Yield: 4-6 servings
Half-way between a recipe and a technique tutorial, this is the basic “skeleton” to build a great variety of pepper fillings on. In parentheses, there are the ingredients that the photographs reflect, but as you’ll see, the theme is quite flexible and allows for lots of improvisation. If peppers aren’t so much your thing, then the filling can also be used to stuff tomatoes, zucchini, summer squash or winter squash. It also makes good sandwich fare in a pita pocket with a bit of Veganaise and some sprouts.
What you need for the stuffed peppers:
- 4-6 organic bell peppers, depending on size
- 2 cups cooked beans (black chickpeas shown)
- 1-1/2 cups cooked whole grains (combination of rice and amaranth shown)
- 1/4 chopped toasted nuts or seeds, coarsely ground (walnuts shown)
- 1 carrot, beet or parsnip, finely grated (carrot shown)
- 1/4 cups raisins, dried cranberries, currants, chopped dried apricots or chopped dates, soaked in a bit of water to rehydrate and drained (raisins shown)
- 2 tablespoons olive oil
- 2 onions, finely chopped, 2 cups
- 1 large rib celery, finely diced, 3/4 cup (or omit and up the mushrooms to 8 oz.)
- 4 oz. mushrooms, thinly sliced, 2 cups
- 2 cloves garlic, minced
- 1/4 teaspoon dried savory
- 1/4 teaspoon celery seed
- 1 tablespoon dried parsley, or up to 1/2 cup chopped fresh parsley
- 1/2 teaspoon, up to 1 teaspoon, paprika
- 1/4 teaspoon, up to 1/2 teaspoon mustard powder
- 1/4 teaspoon oregano
- 1/2 teaspoon, up to 1 teaspoon, marjoram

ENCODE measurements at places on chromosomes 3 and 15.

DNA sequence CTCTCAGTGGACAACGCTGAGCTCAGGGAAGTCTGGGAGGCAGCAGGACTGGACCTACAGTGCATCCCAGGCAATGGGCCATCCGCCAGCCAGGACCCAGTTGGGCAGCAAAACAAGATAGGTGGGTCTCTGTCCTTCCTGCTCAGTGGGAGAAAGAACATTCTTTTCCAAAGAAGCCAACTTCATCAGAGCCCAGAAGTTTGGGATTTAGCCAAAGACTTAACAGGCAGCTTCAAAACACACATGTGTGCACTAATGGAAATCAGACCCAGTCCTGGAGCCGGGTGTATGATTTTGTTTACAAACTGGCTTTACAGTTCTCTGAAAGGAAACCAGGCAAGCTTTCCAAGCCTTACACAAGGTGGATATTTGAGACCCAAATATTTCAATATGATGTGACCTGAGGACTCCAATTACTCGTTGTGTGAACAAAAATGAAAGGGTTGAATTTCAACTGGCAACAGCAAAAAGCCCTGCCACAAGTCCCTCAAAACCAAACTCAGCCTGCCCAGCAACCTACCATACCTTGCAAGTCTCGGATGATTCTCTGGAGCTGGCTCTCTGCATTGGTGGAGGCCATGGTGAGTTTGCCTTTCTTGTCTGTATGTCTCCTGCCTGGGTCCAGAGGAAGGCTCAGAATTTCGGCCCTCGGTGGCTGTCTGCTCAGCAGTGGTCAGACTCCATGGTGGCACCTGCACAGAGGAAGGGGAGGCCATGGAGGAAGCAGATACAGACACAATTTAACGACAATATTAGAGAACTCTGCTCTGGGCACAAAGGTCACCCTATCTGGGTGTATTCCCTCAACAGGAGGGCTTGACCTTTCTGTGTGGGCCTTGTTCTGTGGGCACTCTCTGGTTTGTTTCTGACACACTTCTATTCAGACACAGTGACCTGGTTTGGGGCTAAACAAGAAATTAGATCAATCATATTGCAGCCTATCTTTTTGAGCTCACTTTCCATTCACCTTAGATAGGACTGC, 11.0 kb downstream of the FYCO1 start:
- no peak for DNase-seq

- or, for a different but equally pleasant flavour, replace the paprika, mustard, oregano, marjoram and savory with 2 to 4 teaspoons of Herbes de Provence
- 2 tablespoons besan (chickpea flour, or regular flour, or barley flour)
- 1-1/2 tablespoons tamari
- 1/4 cup water or unsalted vegetable broth or unsalted mushroom broth
- 1/4 teaspoon salt
What you need for the tomato sauce:
- 2 cups crushed tomatoes (home-canned if you’ve got them)
- 1/4 teaspoon salt
- Lots of freshly ground black pepper
What you do:
- Heat the oil in a saucepan over medium heat. When hot, add the onions and celery and sauté until translucent.
- While the onions are cooking, either mash the chickpeas coarsely in a large bowl with a potato masher or pulse them a few times in a food processor. There should be large chunks evident.
- Add the cooked grains, ground nuts or seeds, dried fruit and grated root vegetable to the bowl and mix well. Set aside.
- At this point the onion and celery should be looking good. Add the celery seed, savory, dry parsley (if using fresh, add it to the bowl in step 3 above), paprika, mustard powder, oregano and marjoram and toss a few times to spread them around evenly.
- Add the mushrooms and garlic and cook, stirring once in a while, until the mushrooms are juicy and reduced somewhat. Sprinkle with the besan and stir well so that it absorbs all the mushroom juice. Sprinkle in the tamari and mix again. Add the water or broth and mix again, it should thicken into a sauce that clings to the vegetables almost instantly.
- Turn off the heat and transfer the cooked mixture to the bowl with the beans, grains, nuts and grated vegetable. Mix well. Taste for salt, adding the additional 1/4 teaspoon (or more) if desired.
- Preheat the oven to 375 F.
- Cut the tops of the peppers and clean out the innards. Stuff them, packing the stuffing in and mounding it up on top. Place the stuffed peppers upright in an oven-safe baking dish.
- Mix the crushed tomatoes, 1/4 teaspoon salt and pepper together and pour it into the bottom of the baking dish.
- Cover the prepared dish and bake for 15 minutes. Uncover, and bake for another 15 minutes, until the filling is very hot and the peppers tender-crisp.
- Serve, dividing the tomato sauce evenly amongst the peppers, spooning it overtop the filling. A green salad works nicely alongside.